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What is Sjögren’s syndrome?
Your body’s immune system fights off disease and infection. But if your immune system is overactive, it can lead to problems. Sjögren’s (pronounced SHOW-grins) syndrome is one condition linked to an overactive immune system.
All your care in one location
UW Health Sjögren’s Syndrome Clinic in Madison, Wis., offers diagnostic tests and treatment in one location.
Symptoms and diagnosis
Sjögren’s syndrome basics
Sjögren’s syndrome is an autoimmune disorder. Problems with your immune system cause autoimmune disorders. About half of people with Sjögren’s syndrome have another autoimmune disorder.
People with Sjögren’s syndrome develop inflammation in the glands that produce tears and saliva. This inflammation leads to dry eyes and dry mouth.
Common Sjögren’s syndrome symptoms include:
Sjögren’s syndrome affects each person differently. In more severe cases, Sjögren’s syndrome can cause damage to internal organs and joints. Your doctor will check for symptoms of more severe Sjögren’s syndrome.
Diagnosing Sjögren’s syndrome
Doctors at UW Health perform many tests to diagnose Sjögren’s syndrome. These tests are all performed within our Sjögren’s Syndrome Clinic. Diagnostic tests include:
Head and neck imaging tests
Tear and saliva production measurements
Treatments and research
Understanding and treating Sjögren’s syndrome
There is no cure for Sjögren's syndrome, but we can help manage your symptoms. Your doctor will talk to you about ways to manage your symptoms as well as medical treatments.
Medical treatments for Sjögren's syndrome include:
Over-the-counter artificial tears
Over-the-counter gels and ointments for dry eyes
Over-the-counter sprays and gels for dry sinuses
Prescription drugs for dry eyes and dry mouth
Topical hormones for vaginal dryness
Some people with Sjögren’s syndrome benefit from tear duct surgery. This procedure can relieve dry eyes. You and your doctor will determine if this is right for you.
Sjögren’s syndrome research
Experts at UW Health want to know more about Sjögren’s syndrome. To do this, we conduct research in order to learn more about Sjögren’s syndrome to develop new treatments. We're currently studying:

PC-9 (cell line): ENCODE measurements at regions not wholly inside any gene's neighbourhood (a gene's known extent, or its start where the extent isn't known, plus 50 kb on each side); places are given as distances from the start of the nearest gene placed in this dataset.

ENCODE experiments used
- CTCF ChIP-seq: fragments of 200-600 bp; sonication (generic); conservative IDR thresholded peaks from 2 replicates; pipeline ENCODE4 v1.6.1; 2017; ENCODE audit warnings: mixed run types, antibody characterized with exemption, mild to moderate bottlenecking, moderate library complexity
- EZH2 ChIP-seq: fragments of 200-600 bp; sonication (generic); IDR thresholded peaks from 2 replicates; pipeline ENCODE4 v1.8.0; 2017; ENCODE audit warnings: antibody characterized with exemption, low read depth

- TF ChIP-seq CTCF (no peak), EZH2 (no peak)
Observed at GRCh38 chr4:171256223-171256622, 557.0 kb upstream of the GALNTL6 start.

Sjögren’s syndrome and mesenchymal stromal cells (e.g. stem cells)
Discover new autoantibody targets to improve diagnosis and treatment of Sjögren’s syndrome
Study the role of sex hormones in Sjögren’s syndrome
To gather even more information about Sjögren’s syndrome, we are building a patient registry. Patient registries allow doctors to track the success of treatments.
Meet our team
Experts in your corner
The UW Health Sjögren’s Syndrome Clinic is led by rheumatologist Dr. Sara McCoy, who has unique expertise in Sjögren’s syndrome diagnosis and treatment.
Patient and support services
Get the support you need
Managing Sjögren’s syndrome
Many symptoms of Sjögren’s Syndrome can be managed with simple lifestyle changes. Learn tips to manage Sjögren’s
How can I prepare for my visit?
Be prepared to discuss your symptoms, past medical history, past surgical history and current medications (including over-the-counter medicines)
You might be asked about a history of head/neck radiation, hepatitis C, HIV, cancer or cataract/eye surgery
Do not eat or drink anything but sips of water on the morning of your first visit because your doctor may order/perform tests requiring that you have not eaten
If you are taking treatment for dry eye (eye drops) or mouth (things to make more saliva), stop the day before your visit
What should I expect during my visit?
Your doctor might perform a test to measure eye wetness. This is called a Schirmer's test. You might need to visit an eye doctor for further specialized dry eye testing.
Your doctor might perform a test to measure saliva production. This is called a salivary flow test.
Blood tests: Measures of blood counts, Sjögren's-related antibodies, blood proteins, kidney and liver tests and evidence of other diseases of the immune systems.
Imaging: You might be given an ultrasound, a sialogram (a type of X-ray) or an MRI to look at the glands of your head and neck.
Minor salivary gland biopsy: Your doctor might want to perform a biopsy of your lip to obtain minor salivary glands. These glands are evaluated through a microscope to assess for inflammation. The minor salivary gland can be used as part of the diagnosis of Sjögren's Syndrome and can also be used as a tool to predict how severe the Sjögren's Syndrome may become in an individual patient.